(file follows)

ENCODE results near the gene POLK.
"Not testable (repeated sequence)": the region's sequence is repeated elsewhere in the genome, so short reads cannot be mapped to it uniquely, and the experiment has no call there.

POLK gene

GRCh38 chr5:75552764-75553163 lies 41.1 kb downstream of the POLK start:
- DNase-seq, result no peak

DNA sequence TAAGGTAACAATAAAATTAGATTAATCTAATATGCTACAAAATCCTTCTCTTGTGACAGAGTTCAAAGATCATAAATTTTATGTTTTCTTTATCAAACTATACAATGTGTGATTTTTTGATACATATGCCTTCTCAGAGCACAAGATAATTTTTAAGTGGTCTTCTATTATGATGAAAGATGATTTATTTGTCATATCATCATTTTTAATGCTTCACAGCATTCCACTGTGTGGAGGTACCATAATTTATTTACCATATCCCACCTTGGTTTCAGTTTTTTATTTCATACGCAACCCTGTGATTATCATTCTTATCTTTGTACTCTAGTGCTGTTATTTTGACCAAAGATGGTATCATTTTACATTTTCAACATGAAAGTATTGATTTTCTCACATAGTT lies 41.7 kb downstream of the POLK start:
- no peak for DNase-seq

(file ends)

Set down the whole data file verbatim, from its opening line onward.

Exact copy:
ENCODE results near the gene POLK.
"Not testable (repeated sequence)": the region's sequence is repeated elsewhere in the genome, so short reads cannot be mapped to it uniquely, and the experiment has no call there.

POLK gene

GRCh38 chr5:75552764-75553163 lies 41.1 kb downstream of the POLK start:
- DNase-seq, result no peak

DNA sequence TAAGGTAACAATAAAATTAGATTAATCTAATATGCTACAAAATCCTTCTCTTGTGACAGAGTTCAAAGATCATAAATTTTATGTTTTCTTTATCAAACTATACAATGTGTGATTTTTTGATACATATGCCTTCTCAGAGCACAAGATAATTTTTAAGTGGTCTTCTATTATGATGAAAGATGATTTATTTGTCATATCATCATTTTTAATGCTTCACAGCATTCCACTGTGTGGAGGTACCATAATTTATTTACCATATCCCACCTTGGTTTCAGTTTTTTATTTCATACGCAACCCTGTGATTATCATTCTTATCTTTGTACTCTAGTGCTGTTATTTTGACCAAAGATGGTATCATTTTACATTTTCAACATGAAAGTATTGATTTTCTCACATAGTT lies 41.7 kb downstream of the POLK start:
- no peak for DNase-seq